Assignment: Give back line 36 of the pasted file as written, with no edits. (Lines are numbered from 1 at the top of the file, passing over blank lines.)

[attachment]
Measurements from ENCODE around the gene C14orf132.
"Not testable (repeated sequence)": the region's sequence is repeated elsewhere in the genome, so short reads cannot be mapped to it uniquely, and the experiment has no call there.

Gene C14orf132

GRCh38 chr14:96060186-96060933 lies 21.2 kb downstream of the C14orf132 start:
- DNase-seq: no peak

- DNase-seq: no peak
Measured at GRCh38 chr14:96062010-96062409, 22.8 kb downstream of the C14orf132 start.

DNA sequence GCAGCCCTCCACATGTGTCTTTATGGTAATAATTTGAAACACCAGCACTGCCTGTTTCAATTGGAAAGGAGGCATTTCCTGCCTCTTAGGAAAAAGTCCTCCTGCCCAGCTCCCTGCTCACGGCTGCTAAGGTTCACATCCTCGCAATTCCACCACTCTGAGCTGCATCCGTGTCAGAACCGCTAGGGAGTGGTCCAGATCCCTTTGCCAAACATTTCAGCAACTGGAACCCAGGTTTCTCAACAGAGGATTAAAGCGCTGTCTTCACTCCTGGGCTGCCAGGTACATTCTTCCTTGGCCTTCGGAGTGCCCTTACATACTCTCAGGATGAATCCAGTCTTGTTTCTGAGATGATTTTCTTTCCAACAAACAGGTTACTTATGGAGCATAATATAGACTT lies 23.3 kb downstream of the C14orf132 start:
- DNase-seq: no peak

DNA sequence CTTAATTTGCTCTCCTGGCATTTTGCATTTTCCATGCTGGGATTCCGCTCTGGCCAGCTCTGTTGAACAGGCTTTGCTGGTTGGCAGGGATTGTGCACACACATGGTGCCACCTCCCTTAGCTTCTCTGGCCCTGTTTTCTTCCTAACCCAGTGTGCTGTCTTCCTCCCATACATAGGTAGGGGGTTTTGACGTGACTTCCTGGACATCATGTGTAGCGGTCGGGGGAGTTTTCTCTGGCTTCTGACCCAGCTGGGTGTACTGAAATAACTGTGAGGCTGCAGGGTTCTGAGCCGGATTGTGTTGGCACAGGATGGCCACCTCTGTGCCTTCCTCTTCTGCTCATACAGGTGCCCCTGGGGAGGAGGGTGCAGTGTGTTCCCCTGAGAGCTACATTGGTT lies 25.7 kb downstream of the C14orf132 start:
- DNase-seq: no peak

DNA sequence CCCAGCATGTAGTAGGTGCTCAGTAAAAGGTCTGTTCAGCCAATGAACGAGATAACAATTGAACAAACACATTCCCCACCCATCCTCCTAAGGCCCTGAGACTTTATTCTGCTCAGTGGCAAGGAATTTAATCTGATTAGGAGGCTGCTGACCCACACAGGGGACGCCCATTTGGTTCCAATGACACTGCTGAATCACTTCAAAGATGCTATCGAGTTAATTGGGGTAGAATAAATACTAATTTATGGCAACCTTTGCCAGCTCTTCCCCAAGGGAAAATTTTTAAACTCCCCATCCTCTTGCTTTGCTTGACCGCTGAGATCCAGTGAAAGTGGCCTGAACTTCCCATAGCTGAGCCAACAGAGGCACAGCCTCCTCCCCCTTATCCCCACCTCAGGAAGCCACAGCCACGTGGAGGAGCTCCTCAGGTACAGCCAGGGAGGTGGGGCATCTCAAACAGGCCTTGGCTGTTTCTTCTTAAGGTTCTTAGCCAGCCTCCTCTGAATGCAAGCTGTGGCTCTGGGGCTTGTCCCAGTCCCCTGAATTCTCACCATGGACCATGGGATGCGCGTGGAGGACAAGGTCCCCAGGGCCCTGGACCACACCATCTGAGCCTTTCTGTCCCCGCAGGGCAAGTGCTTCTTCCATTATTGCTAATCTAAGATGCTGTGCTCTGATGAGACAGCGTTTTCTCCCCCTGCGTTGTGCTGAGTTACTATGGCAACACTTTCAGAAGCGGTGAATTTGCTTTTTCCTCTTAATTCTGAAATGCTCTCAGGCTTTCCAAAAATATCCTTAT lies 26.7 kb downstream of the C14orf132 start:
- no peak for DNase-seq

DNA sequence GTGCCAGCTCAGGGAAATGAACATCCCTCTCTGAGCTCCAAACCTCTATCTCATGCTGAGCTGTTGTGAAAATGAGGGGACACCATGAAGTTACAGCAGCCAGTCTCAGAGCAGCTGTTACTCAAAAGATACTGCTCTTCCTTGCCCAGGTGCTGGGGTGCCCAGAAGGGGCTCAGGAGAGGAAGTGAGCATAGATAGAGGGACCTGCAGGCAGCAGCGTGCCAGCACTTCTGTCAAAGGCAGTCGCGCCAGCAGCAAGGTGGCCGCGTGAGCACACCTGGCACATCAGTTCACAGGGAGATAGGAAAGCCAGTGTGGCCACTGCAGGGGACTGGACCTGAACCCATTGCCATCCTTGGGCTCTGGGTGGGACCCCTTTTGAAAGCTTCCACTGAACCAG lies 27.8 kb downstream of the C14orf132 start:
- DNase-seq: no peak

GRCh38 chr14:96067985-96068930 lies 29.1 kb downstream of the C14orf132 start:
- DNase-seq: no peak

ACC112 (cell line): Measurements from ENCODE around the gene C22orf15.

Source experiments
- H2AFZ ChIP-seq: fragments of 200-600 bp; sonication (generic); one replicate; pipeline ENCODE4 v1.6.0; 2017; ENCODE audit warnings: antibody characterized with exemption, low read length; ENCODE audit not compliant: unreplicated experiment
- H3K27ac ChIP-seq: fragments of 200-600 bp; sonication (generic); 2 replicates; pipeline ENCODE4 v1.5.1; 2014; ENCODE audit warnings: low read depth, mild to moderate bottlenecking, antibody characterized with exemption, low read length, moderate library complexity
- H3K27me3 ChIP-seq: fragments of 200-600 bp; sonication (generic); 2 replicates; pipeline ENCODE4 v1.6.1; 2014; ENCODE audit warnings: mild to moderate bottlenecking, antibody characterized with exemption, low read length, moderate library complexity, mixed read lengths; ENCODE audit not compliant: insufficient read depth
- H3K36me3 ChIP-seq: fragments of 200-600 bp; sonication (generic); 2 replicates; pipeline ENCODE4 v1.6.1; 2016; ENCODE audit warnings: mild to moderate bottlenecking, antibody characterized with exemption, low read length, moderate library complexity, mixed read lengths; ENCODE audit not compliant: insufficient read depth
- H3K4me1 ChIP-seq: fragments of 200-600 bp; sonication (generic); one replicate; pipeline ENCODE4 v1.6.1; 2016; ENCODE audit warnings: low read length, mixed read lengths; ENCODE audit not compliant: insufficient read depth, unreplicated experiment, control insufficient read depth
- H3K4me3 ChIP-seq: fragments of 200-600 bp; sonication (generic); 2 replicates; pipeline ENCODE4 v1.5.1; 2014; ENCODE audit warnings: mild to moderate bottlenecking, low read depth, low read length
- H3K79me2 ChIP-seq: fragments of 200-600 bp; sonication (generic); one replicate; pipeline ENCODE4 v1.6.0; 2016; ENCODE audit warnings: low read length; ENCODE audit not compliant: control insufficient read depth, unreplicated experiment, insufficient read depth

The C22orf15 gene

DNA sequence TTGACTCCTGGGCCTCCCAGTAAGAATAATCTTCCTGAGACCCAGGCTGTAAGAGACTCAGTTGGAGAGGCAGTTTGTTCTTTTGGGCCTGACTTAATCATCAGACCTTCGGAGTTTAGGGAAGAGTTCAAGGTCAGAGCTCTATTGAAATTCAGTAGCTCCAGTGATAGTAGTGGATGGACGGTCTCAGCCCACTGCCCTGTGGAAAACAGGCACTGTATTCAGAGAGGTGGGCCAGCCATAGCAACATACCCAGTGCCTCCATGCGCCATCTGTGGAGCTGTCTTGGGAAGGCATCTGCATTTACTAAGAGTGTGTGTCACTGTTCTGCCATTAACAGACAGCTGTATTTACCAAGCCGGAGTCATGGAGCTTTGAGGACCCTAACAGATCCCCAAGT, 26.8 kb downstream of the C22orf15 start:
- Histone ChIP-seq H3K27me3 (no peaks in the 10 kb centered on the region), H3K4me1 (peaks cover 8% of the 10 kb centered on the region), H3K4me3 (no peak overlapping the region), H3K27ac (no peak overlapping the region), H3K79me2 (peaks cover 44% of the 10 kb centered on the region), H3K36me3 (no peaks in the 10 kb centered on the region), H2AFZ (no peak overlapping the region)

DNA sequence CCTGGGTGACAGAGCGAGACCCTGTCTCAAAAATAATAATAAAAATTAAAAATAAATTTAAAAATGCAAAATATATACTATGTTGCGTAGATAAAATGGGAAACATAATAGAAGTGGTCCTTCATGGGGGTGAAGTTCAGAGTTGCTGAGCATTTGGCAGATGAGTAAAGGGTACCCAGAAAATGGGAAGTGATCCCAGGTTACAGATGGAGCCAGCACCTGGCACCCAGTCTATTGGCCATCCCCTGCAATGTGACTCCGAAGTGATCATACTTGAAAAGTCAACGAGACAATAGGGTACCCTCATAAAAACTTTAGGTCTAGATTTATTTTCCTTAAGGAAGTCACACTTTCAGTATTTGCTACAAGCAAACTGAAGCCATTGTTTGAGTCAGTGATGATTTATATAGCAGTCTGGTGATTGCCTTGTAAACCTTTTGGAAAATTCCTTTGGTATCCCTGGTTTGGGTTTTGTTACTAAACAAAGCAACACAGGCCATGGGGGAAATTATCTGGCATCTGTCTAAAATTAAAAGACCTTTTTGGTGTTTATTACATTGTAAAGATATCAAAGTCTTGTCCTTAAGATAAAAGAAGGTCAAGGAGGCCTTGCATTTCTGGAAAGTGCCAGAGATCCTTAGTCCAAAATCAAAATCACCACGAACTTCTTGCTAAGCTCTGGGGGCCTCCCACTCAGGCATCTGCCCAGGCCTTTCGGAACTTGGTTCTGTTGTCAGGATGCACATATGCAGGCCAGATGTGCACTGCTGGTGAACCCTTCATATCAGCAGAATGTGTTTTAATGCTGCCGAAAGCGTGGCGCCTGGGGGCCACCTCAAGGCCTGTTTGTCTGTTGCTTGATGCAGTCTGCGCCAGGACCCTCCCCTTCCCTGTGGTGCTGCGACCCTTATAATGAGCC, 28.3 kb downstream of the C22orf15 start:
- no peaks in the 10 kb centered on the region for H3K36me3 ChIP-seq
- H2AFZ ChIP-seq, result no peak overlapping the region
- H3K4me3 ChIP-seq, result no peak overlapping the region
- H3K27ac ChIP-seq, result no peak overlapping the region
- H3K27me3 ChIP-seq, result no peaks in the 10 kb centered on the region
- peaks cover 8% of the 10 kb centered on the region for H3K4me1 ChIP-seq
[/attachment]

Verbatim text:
- peaks cover 8% of the 10 kb centered on the region for H3K4me1 ChIP-seq